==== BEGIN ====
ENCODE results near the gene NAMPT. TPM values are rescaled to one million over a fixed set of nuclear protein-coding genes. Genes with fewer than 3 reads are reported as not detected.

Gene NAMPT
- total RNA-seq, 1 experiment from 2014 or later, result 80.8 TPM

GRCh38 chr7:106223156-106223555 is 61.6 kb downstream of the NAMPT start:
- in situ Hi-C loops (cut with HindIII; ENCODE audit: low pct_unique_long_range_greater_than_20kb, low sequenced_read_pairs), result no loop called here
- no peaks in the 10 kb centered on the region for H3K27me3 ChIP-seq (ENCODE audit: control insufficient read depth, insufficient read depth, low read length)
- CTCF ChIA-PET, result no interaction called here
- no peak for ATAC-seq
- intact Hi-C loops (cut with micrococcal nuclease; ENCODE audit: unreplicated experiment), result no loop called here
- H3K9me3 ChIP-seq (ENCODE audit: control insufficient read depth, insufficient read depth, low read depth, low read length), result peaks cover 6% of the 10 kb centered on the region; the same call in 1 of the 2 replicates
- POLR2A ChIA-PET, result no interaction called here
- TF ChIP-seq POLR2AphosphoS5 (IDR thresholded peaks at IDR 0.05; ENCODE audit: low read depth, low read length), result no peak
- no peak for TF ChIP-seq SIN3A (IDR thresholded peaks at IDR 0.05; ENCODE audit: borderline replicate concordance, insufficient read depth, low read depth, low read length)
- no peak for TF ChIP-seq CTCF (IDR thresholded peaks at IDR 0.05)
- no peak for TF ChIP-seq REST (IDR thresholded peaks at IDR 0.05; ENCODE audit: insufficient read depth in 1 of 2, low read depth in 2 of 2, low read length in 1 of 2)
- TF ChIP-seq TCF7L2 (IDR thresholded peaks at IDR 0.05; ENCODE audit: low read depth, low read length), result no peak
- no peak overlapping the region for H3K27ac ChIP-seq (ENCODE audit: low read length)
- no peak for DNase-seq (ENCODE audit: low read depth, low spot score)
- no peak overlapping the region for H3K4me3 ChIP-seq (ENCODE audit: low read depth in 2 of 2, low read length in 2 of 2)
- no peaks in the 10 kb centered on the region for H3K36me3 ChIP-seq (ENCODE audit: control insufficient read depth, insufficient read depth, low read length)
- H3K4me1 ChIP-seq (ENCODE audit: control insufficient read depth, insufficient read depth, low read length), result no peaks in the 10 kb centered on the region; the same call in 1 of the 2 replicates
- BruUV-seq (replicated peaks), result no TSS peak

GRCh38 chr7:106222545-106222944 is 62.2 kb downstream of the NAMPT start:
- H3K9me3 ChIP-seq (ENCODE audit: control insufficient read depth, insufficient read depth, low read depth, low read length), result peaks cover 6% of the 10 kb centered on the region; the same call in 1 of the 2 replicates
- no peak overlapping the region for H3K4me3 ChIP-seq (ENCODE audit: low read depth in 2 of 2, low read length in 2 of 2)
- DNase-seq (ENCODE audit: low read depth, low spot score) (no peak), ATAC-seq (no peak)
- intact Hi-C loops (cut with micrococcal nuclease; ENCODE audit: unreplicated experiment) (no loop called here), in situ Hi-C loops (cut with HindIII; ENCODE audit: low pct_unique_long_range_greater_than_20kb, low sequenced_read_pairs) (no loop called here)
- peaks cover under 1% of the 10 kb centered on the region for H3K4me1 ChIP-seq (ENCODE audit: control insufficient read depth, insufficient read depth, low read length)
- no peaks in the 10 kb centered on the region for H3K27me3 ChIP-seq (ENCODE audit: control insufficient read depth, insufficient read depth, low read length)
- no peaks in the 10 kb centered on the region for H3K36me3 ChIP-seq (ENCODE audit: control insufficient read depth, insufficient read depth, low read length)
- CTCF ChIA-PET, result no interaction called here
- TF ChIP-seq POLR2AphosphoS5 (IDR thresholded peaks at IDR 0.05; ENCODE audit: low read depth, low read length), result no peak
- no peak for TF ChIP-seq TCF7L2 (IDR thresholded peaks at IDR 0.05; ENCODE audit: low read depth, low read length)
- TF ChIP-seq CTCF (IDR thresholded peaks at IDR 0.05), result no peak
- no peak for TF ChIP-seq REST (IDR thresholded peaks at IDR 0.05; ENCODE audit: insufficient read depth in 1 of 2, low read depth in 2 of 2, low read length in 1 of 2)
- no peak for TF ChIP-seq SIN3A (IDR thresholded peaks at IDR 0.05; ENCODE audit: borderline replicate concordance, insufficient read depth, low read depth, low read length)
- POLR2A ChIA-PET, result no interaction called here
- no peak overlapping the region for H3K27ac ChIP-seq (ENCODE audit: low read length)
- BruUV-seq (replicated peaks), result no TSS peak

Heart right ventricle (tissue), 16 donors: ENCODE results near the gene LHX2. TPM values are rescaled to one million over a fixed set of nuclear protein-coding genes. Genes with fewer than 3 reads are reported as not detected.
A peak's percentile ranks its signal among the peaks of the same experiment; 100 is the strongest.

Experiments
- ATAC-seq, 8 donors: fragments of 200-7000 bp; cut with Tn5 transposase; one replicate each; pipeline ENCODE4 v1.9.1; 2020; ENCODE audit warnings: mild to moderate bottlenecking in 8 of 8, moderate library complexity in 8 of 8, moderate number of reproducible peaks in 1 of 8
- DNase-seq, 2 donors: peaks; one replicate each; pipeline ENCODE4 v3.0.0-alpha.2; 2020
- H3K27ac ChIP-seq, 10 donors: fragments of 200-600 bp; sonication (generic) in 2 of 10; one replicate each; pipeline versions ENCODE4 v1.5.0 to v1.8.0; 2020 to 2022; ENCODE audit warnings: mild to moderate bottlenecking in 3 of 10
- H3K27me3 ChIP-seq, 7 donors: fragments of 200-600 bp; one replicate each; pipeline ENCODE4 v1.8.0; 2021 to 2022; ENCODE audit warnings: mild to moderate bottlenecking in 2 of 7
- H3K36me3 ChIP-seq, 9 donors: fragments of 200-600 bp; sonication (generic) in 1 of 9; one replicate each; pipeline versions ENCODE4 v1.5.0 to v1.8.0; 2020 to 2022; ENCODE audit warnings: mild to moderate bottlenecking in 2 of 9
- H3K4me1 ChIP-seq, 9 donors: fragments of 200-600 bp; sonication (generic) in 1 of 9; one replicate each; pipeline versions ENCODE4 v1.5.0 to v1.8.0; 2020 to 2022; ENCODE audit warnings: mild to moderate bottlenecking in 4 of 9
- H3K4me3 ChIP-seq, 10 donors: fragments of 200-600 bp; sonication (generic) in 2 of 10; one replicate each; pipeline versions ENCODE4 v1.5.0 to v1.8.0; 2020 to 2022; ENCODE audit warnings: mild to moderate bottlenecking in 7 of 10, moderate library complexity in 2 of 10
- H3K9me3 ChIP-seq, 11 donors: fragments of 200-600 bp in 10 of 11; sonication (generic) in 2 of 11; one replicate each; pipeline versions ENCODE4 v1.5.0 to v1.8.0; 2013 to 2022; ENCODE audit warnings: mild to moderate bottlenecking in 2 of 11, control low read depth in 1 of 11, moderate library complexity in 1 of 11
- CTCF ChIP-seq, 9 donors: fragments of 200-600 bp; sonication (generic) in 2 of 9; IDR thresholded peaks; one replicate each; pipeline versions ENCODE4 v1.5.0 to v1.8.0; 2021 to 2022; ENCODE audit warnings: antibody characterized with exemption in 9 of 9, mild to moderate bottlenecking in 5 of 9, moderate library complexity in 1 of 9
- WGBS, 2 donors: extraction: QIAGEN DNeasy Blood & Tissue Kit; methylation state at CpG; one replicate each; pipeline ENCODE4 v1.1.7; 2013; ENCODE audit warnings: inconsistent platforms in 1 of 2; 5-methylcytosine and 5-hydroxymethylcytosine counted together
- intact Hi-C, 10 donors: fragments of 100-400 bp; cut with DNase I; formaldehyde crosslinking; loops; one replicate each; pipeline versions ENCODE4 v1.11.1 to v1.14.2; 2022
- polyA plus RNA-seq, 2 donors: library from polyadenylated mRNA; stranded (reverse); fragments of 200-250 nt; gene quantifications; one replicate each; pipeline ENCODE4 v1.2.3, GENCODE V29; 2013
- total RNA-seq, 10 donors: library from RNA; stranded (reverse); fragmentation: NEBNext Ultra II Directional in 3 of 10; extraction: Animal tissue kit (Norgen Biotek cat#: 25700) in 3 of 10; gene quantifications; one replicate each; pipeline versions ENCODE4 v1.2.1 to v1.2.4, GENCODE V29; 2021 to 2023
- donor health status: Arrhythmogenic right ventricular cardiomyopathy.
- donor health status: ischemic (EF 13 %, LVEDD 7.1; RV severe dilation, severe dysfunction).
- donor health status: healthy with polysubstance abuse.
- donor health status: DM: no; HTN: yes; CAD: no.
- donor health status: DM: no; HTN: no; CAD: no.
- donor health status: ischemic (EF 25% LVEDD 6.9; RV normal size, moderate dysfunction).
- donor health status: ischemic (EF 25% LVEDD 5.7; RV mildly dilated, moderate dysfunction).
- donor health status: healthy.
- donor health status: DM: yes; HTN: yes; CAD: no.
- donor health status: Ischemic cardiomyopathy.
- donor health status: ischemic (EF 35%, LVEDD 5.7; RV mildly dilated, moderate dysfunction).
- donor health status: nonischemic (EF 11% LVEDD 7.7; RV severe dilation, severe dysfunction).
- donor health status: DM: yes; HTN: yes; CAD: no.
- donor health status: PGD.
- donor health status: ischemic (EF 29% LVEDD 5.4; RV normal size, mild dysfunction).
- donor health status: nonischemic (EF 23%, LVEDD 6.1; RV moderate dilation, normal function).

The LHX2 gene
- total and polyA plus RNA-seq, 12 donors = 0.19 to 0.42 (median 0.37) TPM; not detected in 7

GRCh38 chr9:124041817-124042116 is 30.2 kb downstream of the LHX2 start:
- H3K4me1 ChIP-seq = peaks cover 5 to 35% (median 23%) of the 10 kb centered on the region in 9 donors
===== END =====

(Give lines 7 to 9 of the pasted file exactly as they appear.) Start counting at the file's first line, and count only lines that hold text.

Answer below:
- CTCF ChIA-PET, result no interaction called here
- no peak for ATAC-seq
- intact Hi-C loops (cut with micrococcal nuclease; ENCODE audit: unreplicated experiment), result no loop called here